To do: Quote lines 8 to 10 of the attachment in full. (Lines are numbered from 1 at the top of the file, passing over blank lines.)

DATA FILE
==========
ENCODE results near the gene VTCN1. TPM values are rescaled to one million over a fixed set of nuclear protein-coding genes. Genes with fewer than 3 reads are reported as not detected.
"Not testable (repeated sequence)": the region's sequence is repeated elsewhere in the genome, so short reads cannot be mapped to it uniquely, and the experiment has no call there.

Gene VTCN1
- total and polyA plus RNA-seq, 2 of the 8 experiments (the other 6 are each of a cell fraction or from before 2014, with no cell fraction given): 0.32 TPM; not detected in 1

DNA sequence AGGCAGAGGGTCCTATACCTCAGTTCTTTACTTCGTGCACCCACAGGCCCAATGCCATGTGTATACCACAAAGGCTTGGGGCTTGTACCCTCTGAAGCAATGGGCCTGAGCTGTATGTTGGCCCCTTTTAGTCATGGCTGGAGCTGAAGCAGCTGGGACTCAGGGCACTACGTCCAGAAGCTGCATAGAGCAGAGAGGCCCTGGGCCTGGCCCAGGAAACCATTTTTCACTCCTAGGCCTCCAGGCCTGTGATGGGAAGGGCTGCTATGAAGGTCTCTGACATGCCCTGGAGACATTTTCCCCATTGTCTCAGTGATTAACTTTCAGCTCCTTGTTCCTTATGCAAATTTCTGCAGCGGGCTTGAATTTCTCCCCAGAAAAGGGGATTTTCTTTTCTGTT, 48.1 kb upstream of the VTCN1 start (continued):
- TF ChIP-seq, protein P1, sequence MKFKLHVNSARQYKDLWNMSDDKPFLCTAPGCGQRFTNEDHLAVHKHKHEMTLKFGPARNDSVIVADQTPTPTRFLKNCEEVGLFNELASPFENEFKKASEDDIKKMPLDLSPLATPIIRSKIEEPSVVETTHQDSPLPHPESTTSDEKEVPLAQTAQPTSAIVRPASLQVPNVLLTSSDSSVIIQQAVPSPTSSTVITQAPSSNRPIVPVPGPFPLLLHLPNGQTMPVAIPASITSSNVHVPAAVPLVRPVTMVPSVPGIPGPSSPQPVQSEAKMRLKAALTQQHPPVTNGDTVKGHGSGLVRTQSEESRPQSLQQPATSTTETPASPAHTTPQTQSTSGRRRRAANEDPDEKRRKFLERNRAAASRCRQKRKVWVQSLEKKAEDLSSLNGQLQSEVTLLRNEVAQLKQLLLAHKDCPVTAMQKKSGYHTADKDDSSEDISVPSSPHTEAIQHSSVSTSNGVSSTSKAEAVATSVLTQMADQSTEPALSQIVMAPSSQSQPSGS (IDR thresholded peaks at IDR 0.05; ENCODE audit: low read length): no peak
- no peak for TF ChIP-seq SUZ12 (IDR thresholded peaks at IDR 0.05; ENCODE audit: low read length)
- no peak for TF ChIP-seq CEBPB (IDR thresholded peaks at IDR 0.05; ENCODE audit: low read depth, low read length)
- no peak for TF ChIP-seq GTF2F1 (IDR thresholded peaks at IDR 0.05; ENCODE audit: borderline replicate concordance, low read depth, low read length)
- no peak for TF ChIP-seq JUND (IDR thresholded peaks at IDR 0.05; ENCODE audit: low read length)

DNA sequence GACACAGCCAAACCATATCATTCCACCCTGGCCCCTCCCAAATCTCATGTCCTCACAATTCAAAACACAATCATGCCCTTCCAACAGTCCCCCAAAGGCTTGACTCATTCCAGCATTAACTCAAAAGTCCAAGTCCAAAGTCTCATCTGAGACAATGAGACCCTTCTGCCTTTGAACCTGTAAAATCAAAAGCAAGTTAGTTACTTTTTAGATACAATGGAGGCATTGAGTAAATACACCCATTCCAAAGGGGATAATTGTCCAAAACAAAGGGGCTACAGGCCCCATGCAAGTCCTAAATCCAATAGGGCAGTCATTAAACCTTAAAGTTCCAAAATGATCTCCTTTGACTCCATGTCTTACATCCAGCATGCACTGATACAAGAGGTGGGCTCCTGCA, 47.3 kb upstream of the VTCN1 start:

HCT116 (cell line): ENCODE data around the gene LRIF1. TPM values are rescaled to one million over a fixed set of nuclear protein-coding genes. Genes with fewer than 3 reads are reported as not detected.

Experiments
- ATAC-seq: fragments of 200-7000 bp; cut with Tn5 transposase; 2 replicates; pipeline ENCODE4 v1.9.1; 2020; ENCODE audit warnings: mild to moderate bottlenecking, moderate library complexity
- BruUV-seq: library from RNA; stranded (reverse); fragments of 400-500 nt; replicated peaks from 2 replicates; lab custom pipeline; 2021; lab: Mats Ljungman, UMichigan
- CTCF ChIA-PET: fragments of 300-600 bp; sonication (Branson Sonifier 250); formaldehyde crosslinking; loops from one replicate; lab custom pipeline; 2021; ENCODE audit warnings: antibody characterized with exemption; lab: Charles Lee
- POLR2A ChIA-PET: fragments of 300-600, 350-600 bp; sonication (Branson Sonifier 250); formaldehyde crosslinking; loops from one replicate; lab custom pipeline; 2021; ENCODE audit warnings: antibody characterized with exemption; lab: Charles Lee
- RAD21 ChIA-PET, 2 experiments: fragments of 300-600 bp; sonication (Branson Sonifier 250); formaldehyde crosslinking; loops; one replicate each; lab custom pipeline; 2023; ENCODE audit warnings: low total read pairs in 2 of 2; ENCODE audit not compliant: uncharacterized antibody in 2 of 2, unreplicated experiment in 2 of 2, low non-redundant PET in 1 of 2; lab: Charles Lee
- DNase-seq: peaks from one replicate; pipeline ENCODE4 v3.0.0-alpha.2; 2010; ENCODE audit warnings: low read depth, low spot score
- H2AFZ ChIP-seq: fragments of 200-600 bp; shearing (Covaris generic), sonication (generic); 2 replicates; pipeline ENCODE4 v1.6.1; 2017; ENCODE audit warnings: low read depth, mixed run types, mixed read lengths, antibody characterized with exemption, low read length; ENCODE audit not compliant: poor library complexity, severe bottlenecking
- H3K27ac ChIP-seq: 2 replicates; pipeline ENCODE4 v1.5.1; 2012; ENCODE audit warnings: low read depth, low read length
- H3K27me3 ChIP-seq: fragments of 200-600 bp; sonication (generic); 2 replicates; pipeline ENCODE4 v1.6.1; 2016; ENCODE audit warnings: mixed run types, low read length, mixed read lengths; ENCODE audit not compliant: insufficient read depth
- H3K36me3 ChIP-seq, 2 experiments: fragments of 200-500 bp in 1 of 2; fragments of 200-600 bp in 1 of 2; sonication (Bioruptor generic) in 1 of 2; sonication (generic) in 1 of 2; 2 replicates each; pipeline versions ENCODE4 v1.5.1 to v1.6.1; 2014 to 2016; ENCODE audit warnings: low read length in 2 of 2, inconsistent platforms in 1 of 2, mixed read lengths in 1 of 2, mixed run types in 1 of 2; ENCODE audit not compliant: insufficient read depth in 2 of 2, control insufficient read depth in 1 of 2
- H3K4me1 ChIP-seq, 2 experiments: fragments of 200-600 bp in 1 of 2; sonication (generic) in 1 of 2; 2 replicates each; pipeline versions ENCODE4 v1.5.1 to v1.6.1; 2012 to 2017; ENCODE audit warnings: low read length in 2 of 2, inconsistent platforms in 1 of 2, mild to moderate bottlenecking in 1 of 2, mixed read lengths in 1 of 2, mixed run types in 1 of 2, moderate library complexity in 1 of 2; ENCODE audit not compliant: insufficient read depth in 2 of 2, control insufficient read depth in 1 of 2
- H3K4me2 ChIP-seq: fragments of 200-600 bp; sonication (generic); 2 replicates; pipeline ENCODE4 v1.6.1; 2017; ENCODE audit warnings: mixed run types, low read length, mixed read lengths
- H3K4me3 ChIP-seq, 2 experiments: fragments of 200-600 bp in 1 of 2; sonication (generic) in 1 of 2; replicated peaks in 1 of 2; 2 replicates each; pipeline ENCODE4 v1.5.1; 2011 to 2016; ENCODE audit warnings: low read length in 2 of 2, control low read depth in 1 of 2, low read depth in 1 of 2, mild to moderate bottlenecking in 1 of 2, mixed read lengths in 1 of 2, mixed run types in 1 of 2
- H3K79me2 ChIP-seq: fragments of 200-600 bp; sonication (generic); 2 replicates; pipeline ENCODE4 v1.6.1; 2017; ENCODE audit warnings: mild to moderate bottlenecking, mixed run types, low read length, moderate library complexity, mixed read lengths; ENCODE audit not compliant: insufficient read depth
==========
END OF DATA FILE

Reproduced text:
- no peak for TF ChIP-seq CEBPB (IDR thresholded peaks at IDR 0.05; ENCODE audit: low read depth, low read length)
- no peak for TF ChIP-seq GTF2F1 (IDR thresholded peaks at IDR 0.05; ENCODE audit: borderline replicate concordance, low read depth, low read length)
- no peak for TF ChIP-seq JUND (IDR thresholded peaks at IDR 0.05; ENCODE audit: low read length)